Dror Gill: 13:01 Today, already, even though VVC is in early development and they haven’t implemented all the tools, they already report a 30% better compression efficiency than HEVC. So, we have high hopes that we’ll be able to fight the video tsunami that is coming upon us with a much improved standard video coder which is VVC. I mean, its improved at least on the technical side and I understand that they also want to improve the process, right?

Mark Donnigan: 13:29 That’s right, that’s right. Well, technical capabilities are certainly important and we’re tracking of course VVC. 30% better efficiency this early in the game is promising. I wonder if the JVET will bring any learnings from the famous HEVC royalty debacles to VVC because I think what’s in everybody’s mind is, okay, great, this can be much more efficient, technically better. But if we have to go round and round on royalties again, it’s just gonna kill it. So, what do you think?

Dror Gill: 14:02 Yeah, that’s right. I think it’s absolutely true and many people in the industry have realized this, that you can’t just develop a video standard and then handle the patent and royalty issues later. Luckily some companies have come together and they formed an industry group called The Media Coding Industry Forum, or MC-IF. They held their first meeting a few weeks ago in Macau during empic meeting one through four. Their purpose statement, let me quote this from their website, and I’ll give you my interpretation of it. They say the media coding industry forum (MC-IF) is an open industry forum with a purpose of furthering the adoption of standards initially focusing on VVC, but establishing them as well accepted and widely used standards for the benefit of consumers and the industry.

Dror Gill: 14:47 My interpretation is that the group was formed in an effort for companies with interest in this next generation video codec to come together and attempt to influence the licensing policy of VVC and try to agree on a reasonable patent licensing policy in advance to prevent history from repeating itself. We don’t want that whole Hollywood story with the tragedy that took a few years until they reached the happy ending. So, what are you even talking about? This is very interesting. They’re talking about having a modular structure for the codec. These tools of the codecs, the features, can be plugged in and out, very easily.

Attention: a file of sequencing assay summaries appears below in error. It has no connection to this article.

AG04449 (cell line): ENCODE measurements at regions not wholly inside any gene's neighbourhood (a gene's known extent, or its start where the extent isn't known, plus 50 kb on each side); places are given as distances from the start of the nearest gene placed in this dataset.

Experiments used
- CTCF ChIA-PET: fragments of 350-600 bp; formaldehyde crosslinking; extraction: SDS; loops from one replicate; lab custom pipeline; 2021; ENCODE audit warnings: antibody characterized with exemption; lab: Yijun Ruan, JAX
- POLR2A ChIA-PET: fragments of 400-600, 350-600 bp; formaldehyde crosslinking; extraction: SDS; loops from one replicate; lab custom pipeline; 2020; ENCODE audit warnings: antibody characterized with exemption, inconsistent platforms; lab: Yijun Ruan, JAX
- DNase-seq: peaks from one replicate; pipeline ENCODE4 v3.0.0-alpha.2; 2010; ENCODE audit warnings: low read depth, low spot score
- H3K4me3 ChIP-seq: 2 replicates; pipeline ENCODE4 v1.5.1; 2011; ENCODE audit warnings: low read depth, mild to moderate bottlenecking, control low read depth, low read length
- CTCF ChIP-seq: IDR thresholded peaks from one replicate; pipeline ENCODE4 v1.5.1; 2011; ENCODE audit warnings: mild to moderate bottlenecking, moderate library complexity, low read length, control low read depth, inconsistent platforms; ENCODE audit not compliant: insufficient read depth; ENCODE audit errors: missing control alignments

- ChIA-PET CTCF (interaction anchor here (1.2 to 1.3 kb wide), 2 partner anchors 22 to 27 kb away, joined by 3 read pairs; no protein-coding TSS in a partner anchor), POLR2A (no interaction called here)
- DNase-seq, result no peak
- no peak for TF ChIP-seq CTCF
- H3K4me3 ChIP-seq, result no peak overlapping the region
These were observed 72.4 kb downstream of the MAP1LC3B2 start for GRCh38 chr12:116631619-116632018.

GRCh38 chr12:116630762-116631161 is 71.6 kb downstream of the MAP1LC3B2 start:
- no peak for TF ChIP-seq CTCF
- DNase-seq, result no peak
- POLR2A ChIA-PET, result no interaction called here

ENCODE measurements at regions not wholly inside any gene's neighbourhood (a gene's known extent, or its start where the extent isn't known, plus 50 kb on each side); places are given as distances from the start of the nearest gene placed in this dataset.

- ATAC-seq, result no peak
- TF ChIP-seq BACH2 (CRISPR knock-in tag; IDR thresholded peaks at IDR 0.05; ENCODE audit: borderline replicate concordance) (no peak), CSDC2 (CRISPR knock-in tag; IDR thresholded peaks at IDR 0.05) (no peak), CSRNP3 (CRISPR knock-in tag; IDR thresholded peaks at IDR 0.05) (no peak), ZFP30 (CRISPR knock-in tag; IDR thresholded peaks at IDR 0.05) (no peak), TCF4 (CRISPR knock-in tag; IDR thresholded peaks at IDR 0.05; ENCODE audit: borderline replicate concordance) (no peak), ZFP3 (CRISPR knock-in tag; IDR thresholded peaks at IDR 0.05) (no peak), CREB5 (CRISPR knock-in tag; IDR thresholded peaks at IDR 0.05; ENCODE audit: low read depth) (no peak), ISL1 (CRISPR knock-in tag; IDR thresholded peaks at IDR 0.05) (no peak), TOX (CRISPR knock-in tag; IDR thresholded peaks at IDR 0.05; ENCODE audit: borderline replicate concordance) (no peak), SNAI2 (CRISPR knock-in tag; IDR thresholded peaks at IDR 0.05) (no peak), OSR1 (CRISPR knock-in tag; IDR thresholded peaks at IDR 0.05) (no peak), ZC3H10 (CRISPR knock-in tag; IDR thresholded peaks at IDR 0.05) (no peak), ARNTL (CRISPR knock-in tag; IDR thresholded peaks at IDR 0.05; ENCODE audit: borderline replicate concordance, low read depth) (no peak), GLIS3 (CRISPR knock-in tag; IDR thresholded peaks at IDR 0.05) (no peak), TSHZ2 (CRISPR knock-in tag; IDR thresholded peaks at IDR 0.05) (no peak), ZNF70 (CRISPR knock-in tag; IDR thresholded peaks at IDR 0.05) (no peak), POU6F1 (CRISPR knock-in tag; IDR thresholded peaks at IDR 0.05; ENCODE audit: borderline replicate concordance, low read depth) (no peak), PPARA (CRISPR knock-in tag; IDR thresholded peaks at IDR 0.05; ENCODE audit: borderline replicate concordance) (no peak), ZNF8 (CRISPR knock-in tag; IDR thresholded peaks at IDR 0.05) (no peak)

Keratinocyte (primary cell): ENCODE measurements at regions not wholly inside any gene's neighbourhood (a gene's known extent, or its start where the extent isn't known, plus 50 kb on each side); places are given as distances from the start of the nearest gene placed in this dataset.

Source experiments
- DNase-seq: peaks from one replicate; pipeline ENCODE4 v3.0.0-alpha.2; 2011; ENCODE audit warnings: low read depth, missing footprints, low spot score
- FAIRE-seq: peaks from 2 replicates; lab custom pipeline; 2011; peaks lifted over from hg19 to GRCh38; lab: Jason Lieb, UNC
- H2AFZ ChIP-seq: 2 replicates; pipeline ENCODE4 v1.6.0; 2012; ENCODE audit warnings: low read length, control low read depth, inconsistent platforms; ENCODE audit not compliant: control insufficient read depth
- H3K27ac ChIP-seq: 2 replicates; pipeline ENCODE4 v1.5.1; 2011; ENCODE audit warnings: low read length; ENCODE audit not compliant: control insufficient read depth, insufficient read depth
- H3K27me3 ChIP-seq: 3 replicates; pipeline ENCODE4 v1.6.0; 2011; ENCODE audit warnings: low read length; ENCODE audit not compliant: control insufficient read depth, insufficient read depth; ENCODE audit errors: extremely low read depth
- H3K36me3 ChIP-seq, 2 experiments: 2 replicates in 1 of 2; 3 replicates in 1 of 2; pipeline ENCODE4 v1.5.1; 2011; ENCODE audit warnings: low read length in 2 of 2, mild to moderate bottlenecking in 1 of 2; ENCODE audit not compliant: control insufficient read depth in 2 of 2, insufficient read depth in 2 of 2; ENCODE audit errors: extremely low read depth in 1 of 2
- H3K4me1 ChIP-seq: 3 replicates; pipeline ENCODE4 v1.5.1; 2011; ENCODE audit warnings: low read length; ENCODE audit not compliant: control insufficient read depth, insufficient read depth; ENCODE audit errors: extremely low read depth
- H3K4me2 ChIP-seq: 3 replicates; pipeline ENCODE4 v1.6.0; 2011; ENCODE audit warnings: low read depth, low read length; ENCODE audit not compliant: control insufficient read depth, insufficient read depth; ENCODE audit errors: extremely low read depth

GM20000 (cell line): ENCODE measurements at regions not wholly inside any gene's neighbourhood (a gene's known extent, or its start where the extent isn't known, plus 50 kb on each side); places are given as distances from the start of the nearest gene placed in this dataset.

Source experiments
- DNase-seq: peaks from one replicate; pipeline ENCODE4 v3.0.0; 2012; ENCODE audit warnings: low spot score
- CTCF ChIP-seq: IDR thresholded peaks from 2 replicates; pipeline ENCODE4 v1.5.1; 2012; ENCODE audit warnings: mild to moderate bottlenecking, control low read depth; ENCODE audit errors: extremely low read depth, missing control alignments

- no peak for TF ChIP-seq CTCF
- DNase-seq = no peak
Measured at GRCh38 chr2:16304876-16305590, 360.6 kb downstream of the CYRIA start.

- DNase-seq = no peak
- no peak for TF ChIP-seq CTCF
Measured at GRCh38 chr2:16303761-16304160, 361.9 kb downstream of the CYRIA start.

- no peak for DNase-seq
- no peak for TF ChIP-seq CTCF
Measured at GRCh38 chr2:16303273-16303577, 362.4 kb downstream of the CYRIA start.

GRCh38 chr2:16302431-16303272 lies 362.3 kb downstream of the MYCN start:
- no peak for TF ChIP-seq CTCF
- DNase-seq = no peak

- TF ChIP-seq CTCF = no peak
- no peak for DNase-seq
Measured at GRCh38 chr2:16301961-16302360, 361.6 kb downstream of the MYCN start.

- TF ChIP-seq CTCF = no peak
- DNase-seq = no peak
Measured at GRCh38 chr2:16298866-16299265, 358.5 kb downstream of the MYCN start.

Dror Gill: 15:23 So, if some company insists on reasonable licensing terms, this group can just decide not to support the feature and it will be very easily removed from the standard, or at least from the way that companies implement that standard.

Mark Donnigan: 15:37 That’s an interesting approach. I wonder how technically feasible it is. I think we’ll get into that in some other episodes.

Dror Gill: 15:46 Yeah. That may have some effect on performance.

Mark Donnigan: 15:49 Exactly. And again, are we back in the situation that the Alliance for Open Media is in with AV1. Where part of the issue of the slow performance is trying to work around patents. At the end of the day you end up with a solution that is hobbled technically.

Dror Gill: 16:10 Yeah. I hope it doesn’t go there.

Mark Donnigan: 16:13 Yeah, I hope we’re not there. I think you heard this too, hasn’t Apple joined the consortium recently?

Dror Gill: 16:21 Yeah, yeah, they did. They joined silently as they always do. Silently means that one day somebody discovers their logo… They don’t make any announcement or anything. You just see a logo on the website, and then oh, okay.

Mark Donnigan: 16:34 Apple is in the building.

Mark Donnigan: 16:41 You know, maybe it’s good to kind of bring this discussion back to Earth and close out our three part series by giving the listeners some pointers. About how they should be thinking about the next codec that they adopt. I’ve been giving some thought as we’ve been doing these episodes. I think I’ll kick it off here Dror if you don’t mind, I’ll share some of my thoughts. You can jump in.